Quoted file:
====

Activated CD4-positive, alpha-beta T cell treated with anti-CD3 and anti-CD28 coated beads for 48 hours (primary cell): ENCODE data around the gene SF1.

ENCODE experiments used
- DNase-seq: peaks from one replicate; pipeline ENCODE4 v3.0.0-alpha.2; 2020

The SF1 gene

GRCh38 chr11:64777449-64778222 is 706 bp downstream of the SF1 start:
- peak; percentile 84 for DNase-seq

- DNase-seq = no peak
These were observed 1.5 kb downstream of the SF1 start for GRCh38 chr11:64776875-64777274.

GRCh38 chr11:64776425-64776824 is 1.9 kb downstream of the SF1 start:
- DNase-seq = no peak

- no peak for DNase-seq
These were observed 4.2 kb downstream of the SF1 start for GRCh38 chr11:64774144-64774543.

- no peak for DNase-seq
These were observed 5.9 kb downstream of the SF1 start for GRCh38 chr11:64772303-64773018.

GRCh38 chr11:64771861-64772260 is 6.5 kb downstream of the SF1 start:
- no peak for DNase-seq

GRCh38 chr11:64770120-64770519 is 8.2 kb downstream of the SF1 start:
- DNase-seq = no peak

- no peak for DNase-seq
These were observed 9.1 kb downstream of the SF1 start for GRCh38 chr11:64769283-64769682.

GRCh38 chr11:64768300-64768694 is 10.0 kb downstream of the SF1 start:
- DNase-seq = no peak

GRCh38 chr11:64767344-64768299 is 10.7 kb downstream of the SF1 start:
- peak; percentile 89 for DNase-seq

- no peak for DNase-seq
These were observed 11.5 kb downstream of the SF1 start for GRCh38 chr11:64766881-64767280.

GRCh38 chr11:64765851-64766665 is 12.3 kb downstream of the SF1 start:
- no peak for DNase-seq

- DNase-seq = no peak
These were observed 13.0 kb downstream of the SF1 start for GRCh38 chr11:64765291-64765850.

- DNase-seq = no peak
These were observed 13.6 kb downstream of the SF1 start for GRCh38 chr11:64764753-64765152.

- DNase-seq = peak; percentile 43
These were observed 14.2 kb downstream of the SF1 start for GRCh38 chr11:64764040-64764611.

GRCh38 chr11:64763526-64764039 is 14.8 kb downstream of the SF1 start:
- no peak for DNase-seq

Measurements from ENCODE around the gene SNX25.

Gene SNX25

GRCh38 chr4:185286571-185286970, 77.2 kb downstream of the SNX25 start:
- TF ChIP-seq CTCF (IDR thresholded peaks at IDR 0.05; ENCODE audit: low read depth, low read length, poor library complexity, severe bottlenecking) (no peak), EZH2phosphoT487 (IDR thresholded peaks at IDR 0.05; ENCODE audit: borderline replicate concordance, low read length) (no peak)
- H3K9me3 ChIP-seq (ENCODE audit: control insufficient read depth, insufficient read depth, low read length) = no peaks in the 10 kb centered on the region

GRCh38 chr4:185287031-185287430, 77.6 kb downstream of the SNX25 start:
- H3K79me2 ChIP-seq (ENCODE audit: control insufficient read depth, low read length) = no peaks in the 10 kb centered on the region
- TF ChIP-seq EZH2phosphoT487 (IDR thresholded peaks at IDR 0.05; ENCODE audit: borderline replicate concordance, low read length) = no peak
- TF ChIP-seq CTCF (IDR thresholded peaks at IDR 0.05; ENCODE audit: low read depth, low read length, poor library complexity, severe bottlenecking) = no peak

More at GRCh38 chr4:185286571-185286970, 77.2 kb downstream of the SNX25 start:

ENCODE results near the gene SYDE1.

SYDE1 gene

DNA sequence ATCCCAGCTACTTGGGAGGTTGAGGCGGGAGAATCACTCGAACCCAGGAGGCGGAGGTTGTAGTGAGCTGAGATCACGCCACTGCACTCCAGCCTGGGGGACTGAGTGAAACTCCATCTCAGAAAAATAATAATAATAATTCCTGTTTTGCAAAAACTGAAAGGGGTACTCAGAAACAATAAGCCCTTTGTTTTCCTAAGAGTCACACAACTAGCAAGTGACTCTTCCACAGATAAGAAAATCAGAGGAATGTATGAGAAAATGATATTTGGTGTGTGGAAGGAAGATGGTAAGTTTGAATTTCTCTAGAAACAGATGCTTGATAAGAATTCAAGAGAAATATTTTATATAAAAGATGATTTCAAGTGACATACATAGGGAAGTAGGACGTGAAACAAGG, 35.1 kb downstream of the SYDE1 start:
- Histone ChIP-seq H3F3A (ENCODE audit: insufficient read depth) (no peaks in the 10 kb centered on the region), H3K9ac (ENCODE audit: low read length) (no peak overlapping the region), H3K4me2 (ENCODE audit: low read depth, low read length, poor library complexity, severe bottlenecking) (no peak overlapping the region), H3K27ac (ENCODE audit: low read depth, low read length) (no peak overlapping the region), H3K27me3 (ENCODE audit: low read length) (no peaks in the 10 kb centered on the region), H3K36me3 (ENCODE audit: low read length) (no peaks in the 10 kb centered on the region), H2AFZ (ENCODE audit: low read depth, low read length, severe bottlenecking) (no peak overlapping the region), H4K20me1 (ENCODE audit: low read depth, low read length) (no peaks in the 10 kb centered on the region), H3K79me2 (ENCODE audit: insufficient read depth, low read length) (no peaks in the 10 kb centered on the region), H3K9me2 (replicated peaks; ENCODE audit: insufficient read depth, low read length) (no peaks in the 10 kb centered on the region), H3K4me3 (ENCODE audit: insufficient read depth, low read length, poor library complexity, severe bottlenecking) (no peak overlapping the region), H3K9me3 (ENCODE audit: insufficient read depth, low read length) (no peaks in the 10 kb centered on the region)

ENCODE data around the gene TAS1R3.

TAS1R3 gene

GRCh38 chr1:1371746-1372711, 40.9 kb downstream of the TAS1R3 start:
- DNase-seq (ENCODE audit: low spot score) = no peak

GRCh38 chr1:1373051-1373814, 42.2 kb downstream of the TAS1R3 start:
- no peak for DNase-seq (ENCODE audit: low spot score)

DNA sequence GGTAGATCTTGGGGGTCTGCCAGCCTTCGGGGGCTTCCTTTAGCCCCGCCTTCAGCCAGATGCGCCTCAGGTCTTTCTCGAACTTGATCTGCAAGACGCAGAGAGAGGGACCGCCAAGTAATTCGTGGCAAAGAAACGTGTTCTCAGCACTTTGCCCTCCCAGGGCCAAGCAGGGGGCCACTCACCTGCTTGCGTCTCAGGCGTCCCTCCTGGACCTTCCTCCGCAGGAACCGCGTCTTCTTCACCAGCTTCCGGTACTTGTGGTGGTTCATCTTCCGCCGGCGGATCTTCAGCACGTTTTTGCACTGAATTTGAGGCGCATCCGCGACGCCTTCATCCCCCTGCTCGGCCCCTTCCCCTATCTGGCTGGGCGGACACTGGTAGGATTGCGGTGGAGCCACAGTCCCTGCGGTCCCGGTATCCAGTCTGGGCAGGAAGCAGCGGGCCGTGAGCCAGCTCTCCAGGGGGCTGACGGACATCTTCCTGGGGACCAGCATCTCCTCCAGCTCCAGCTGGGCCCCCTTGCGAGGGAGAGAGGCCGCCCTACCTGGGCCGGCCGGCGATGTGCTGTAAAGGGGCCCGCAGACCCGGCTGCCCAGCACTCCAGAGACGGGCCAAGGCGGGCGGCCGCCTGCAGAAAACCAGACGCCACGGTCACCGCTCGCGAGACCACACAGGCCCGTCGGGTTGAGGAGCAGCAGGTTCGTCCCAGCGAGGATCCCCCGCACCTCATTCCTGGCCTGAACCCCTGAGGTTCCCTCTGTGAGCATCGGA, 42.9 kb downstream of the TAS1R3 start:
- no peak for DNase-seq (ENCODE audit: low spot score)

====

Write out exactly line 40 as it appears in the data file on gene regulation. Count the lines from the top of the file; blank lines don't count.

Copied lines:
- TF ChIP-seq CTCF (IDR thresholded peaks at IDR 0.05; ENCODE audit: low read depth, low read length, poor library complexity, severe bottlenecking) (no peak), EZH2phosphoT487 (IDR thresholded peaks at IDR 0.05; ENCODE audit: borderline replicate concordance, low read length) (no peak)